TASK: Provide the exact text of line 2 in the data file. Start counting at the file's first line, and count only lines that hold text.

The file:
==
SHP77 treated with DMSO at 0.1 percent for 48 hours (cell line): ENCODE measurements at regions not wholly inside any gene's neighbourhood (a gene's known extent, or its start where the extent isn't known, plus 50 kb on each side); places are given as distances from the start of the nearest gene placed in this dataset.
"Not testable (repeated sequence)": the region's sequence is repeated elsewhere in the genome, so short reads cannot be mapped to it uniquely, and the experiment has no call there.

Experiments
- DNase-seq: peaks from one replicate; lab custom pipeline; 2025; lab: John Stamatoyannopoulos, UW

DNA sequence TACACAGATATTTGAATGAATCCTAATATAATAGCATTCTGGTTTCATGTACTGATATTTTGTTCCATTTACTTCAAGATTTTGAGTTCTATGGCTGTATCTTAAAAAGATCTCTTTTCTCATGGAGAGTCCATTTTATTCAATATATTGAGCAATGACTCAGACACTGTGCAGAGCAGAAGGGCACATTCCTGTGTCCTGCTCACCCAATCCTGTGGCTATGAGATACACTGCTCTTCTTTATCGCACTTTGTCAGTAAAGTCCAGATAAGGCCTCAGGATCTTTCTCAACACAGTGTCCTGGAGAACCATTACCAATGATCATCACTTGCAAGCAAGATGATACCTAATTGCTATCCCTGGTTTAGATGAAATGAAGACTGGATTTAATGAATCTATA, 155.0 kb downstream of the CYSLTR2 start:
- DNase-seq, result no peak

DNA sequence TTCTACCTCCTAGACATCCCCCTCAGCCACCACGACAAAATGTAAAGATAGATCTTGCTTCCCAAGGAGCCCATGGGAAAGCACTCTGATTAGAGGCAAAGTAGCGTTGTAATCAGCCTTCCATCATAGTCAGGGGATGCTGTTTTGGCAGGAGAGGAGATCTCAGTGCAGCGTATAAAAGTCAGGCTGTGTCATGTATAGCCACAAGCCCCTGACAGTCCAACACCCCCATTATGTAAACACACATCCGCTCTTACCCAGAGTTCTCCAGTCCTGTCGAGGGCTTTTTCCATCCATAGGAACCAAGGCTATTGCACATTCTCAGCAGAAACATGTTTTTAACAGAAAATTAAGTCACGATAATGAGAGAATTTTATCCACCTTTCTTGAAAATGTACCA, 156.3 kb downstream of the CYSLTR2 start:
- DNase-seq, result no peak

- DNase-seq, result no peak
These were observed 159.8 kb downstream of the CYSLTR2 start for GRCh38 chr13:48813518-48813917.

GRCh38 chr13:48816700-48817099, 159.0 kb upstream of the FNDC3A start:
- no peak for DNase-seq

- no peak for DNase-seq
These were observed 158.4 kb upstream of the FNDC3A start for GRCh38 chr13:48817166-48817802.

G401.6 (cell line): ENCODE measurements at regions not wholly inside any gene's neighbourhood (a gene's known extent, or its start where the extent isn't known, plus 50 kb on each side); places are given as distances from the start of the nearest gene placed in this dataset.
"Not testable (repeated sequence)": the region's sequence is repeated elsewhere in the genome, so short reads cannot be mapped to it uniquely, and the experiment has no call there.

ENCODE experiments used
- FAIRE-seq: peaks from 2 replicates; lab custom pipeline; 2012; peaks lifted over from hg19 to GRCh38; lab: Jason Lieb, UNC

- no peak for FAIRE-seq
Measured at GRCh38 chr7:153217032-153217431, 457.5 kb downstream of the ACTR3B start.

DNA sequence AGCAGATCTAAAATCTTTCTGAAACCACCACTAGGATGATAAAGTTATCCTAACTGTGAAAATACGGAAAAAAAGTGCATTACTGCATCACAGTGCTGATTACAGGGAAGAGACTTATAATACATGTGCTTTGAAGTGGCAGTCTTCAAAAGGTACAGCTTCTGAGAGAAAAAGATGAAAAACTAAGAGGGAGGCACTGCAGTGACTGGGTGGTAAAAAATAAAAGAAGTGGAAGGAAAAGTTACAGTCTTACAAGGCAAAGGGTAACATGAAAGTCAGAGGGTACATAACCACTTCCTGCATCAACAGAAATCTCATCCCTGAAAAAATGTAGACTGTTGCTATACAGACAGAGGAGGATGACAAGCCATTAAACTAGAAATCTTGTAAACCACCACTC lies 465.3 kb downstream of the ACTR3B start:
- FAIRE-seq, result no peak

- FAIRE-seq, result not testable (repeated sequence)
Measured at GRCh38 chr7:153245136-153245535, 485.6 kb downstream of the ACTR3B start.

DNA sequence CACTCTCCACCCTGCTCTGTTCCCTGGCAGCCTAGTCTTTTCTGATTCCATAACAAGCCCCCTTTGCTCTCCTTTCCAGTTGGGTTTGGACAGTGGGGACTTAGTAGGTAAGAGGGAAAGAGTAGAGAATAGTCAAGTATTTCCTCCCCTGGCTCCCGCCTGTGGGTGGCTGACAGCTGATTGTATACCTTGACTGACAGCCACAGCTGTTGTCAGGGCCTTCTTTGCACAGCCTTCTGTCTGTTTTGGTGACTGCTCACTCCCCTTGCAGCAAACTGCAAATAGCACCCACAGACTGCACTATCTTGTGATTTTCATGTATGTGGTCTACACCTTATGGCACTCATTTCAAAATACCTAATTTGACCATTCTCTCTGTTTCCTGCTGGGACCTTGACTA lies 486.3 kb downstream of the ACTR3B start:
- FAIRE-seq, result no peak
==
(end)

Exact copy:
"Not testable (repeated sequence)": the region's sequence is repeated elsewhere in the genome, so short reads cannot be mapped to it uniquely, and the experiment has no call there.